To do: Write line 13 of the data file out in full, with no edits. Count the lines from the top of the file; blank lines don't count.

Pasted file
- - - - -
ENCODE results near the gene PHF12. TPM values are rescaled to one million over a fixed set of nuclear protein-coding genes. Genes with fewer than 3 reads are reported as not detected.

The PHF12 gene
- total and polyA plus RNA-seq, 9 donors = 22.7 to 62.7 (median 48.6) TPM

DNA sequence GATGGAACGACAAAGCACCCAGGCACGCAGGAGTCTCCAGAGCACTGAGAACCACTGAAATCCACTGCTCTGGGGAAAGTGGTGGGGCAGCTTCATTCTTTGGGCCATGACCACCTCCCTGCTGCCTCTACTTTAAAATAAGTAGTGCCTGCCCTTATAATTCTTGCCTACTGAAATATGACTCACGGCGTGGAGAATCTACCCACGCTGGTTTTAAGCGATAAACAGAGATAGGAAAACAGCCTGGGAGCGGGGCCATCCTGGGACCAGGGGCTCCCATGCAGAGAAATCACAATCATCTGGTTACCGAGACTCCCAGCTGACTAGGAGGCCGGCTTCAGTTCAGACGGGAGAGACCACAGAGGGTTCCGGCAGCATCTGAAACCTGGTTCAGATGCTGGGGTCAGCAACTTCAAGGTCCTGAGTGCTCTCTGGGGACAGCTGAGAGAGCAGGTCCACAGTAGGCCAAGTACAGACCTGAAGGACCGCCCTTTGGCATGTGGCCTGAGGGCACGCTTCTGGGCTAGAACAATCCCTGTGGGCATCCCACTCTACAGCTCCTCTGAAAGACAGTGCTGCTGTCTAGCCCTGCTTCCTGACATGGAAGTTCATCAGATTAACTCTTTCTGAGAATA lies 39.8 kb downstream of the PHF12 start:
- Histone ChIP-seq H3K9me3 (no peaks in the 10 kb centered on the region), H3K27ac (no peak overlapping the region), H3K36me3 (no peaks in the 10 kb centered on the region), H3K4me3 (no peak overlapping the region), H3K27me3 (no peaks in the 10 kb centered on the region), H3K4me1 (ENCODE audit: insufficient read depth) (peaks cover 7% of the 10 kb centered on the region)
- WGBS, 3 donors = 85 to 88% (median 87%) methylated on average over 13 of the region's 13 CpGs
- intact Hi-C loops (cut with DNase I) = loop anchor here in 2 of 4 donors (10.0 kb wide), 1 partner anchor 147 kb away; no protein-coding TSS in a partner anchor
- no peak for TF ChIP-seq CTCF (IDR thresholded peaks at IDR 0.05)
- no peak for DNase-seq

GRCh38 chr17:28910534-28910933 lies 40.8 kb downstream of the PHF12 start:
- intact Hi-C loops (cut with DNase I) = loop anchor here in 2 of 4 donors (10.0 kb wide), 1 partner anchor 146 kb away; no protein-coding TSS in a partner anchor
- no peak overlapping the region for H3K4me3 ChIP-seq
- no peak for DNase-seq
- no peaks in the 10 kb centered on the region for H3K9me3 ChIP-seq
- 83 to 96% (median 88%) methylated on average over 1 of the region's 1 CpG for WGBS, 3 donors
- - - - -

- no peak for DNase-seq